“That the LCMS Board of Directors with the concurrence of the President of the Synod appoint a task force, to review and, where appropriate, propose changes to the process “to consolidate, relocate, separate, or divest a college or university”

    The Task Force proposed changes would be due nine months prior to the 2019 synod convention and published in the 2019 CW.

    Bronxville, Portland, and Selma (despite any tossed-out race cards) would be obvious candidates for divesting. Two other schools (Austin and Ann Arbor) should be evaluated to see if their academic ranking/value score can be improved or not.

  4. Thank you for charts etc… When I attended Ann Arbor from 80 – 84 room board and tuition basically doubled and I came out of college and Seminary in 1989 with 20,000 in debt. I tremble to think what it would be if I graduated today?
    This was also the time when Synodical support for the colleges was dropping. My first two years at Ann Arbor it was required to complete “synod hours.” Offer some labor as thanks for the support from synod. After my second year this ended due to declining synodical support.
    Thus this issue is not new, as a church we need to come to grips with the issue of enrollment, costs, number and purposes of our colleges. We need to drop the idea that even though the colleges have less church workers, “we are providing a Christian education!” I would like to see data on the content and effectiveness of this “Christian Education.”

  5. Ann Arbor has been made part of CUW in an attempt to save it.

    I think it’s short sighted to look at the Concordias as only “church-work” schools. While training pastors and teachers is certaining an important priority. It is also important to educate students for other non-church vocations in a Lutheran manner. I wonder if an extreme focus on church-workers could at times discourage Lutheran students pursuing other fields from considering Concordias.

  6. Joya,
    Educating other students for a non-church work vocations is a luxury we cannot afford any more. It would be one thing if these colleges were great evangelism tools but I have seen little evidence that they have been.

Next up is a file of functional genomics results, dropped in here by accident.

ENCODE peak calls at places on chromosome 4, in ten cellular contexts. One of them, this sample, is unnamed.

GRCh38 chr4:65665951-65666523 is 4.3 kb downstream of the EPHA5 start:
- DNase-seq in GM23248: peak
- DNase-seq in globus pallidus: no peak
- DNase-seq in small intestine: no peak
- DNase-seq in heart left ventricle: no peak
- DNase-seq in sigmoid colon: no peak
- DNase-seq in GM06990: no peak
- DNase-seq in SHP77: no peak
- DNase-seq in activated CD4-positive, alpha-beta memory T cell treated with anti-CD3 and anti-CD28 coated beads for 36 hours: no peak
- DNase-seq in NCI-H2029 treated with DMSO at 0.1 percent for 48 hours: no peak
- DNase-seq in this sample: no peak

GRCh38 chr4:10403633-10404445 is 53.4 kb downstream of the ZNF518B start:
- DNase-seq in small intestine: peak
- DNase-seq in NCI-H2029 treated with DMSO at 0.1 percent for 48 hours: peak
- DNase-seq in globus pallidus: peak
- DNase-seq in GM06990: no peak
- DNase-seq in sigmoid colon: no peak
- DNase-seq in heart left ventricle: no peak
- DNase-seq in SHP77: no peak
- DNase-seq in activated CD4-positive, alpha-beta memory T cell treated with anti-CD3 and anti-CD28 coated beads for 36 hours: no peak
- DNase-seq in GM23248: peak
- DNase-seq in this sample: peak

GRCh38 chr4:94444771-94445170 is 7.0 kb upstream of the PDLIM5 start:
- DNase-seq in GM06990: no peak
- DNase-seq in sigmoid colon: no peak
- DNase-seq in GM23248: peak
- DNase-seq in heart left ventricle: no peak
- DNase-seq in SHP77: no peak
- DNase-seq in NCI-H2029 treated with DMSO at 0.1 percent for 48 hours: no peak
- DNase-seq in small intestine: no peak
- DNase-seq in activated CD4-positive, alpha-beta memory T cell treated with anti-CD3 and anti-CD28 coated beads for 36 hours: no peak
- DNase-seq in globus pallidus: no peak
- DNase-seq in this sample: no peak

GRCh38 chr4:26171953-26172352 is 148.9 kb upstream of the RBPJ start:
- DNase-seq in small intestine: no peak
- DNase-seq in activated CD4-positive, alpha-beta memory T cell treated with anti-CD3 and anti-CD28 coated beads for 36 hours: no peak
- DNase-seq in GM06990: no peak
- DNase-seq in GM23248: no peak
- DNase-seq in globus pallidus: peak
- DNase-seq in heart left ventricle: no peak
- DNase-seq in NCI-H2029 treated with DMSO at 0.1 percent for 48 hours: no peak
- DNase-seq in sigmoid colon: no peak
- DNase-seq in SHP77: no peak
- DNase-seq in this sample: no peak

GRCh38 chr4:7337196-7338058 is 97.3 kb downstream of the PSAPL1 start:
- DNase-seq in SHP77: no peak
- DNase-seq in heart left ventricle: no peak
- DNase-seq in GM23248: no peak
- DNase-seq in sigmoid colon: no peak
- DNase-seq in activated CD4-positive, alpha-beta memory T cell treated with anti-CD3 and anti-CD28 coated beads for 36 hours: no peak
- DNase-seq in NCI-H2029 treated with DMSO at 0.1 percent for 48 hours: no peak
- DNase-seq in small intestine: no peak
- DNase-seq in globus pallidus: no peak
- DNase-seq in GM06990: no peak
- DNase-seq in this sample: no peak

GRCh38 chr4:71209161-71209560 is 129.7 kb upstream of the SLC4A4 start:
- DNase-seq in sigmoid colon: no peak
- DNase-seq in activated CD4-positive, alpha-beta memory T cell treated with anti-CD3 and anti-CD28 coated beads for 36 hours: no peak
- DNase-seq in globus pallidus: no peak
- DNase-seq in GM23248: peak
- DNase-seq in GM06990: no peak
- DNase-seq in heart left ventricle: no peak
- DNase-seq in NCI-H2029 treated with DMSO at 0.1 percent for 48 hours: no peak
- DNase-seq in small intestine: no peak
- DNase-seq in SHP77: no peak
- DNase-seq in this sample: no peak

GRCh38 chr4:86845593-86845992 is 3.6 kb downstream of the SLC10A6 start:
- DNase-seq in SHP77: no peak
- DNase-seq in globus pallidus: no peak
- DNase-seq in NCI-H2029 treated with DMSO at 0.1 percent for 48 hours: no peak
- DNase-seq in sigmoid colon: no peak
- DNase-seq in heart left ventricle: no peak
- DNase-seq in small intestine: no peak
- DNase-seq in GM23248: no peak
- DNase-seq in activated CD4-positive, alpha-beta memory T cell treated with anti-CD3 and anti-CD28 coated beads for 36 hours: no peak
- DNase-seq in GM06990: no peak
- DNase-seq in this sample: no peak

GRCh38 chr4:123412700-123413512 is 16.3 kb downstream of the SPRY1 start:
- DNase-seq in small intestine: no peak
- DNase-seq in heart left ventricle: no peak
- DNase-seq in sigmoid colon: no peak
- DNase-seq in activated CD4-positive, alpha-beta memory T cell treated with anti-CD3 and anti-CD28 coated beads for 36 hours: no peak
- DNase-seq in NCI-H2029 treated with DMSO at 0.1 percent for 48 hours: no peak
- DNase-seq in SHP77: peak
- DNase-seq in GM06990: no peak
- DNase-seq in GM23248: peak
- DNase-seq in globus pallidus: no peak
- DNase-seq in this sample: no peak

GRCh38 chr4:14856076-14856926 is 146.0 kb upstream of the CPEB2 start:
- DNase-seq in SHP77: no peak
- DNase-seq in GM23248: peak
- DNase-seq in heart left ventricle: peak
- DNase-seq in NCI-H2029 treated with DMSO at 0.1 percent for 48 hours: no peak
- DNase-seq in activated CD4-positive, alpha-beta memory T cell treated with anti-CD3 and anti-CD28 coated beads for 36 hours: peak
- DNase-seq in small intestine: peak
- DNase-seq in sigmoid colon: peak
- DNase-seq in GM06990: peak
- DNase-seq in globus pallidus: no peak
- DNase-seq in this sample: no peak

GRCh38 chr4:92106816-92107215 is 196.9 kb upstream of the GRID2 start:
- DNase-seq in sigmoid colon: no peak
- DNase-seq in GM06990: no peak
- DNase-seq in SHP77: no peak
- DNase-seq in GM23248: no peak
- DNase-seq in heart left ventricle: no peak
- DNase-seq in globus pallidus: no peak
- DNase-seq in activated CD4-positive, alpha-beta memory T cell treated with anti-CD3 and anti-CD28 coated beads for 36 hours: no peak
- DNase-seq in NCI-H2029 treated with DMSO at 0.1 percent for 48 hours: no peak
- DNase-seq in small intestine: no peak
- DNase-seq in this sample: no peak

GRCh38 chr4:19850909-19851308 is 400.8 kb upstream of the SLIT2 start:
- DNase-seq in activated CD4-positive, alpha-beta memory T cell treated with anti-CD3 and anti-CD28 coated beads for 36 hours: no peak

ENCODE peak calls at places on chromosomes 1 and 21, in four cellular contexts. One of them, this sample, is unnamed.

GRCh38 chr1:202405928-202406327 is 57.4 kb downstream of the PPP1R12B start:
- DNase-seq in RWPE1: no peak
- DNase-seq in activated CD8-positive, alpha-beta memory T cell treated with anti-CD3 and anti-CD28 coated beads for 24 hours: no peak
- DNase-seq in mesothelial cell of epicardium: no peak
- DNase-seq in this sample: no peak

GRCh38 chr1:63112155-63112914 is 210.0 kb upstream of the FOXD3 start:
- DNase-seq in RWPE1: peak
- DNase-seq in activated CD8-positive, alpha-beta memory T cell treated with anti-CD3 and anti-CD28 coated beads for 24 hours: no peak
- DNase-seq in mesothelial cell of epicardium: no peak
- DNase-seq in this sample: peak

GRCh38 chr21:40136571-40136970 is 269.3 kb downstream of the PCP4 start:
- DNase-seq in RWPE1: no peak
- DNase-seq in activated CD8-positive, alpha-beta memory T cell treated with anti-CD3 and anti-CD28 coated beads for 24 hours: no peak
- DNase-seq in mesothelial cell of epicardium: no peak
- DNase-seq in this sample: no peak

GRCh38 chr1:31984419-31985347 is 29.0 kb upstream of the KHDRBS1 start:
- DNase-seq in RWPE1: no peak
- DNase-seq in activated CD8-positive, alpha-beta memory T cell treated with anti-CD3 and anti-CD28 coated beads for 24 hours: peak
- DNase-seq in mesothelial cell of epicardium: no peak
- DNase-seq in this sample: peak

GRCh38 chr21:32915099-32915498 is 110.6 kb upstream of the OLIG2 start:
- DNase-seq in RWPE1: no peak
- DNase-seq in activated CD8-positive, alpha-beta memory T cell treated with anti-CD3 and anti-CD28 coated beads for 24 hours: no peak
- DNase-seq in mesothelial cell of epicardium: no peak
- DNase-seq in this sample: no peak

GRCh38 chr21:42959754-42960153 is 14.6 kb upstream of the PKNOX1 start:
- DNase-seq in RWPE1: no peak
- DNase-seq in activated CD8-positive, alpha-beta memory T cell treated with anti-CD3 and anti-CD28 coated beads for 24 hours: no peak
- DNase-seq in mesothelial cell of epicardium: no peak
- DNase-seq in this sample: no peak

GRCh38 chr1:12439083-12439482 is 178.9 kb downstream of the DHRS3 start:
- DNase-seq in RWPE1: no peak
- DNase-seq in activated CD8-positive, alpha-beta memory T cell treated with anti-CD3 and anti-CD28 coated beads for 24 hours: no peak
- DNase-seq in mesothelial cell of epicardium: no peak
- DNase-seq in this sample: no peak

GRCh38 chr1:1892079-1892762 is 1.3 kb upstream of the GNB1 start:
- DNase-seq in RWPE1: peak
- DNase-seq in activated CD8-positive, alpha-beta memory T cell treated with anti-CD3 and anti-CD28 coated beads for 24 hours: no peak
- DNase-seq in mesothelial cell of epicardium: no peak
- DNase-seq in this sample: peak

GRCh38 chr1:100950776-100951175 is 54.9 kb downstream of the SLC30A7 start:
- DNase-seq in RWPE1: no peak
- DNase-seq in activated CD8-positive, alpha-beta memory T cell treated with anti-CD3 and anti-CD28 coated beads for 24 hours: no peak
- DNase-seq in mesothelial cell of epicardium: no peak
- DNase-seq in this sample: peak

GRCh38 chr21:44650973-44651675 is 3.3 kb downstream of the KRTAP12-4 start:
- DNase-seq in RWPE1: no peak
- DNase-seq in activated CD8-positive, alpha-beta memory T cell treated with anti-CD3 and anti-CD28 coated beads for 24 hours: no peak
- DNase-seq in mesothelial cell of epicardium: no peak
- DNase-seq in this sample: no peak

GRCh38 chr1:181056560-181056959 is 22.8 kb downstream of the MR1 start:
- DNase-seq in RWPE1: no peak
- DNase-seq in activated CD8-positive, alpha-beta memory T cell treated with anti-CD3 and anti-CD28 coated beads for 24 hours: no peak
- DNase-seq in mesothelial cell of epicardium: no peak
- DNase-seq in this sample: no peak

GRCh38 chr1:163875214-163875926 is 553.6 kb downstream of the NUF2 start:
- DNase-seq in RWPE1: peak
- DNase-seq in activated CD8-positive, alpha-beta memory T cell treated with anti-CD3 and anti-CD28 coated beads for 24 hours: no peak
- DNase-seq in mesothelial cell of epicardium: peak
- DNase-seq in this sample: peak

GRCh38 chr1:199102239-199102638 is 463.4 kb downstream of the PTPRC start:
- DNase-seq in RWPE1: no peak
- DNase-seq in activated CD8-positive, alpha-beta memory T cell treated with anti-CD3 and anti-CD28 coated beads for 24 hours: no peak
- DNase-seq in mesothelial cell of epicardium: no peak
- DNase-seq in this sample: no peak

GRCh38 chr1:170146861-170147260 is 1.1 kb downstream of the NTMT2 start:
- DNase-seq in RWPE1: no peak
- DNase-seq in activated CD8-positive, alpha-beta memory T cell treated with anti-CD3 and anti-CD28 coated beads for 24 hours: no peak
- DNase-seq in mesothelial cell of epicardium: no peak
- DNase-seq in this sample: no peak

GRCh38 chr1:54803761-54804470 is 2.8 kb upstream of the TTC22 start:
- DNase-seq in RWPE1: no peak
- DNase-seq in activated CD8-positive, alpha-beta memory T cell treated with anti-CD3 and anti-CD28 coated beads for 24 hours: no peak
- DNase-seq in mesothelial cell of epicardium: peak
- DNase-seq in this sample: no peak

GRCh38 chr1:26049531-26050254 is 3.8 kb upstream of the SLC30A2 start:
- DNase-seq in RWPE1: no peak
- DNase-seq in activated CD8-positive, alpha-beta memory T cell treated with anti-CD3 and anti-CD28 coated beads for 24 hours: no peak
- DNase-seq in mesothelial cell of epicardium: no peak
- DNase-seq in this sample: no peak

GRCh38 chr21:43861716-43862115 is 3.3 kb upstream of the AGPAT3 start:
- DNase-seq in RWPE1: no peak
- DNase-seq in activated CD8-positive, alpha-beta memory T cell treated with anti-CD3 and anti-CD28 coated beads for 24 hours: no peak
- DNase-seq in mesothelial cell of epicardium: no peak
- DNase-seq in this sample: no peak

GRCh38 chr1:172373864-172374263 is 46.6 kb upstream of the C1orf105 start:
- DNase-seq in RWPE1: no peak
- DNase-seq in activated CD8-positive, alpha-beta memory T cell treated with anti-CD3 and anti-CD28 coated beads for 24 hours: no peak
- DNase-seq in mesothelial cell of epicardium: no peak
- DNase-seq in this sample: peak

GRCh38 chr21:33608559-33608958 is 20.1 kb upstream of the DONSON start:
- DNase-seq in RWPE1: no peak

7. I’m also curious what you mean by FTE in reference to the percentage of students who are LCMS? I would be more interested to know the actual percentage of students who are LCMS and to have that information separated between the graduate and undergraduate students. I would think that the actual undergraduate students on campus have much more of an effect on the culture of the institution than the graduate or adult education students, some of whom are at satellite locations or online.

  8. I’m referring to educating our own Lutheran students in a Lutheran environment for non-church vocations, not evangelism not non-Lutherans. You don’t think it’s important that our own Lutheran young adults are educated in a Lutheran manner for their vocations in the world?

  9. @Carl Vehse #3

    Bronxville, Portland, and Selma (despite any tossed-out race cards) would be obvious candidates for divesting. Two other schools (Austin and Ann Arbor) should be evaluated to see if their academic ranking/value score can be improved or not.

    Aside from the non-traditional students (older;working) if Austin’s undergrads had better grades they’d apply to UT or A&M systems. I would guess that many of them do transfer.
    Check the graduation rates.

  10. @GaiusKurios #6

    Educating other students for a non-church work vocations is a luxury we cannot afford any more.

    I’m glad they hadn’t decided that when I went to college! [But kids today wouldn’t think of trying to live on my college budget. Neither would colleges run so economically!]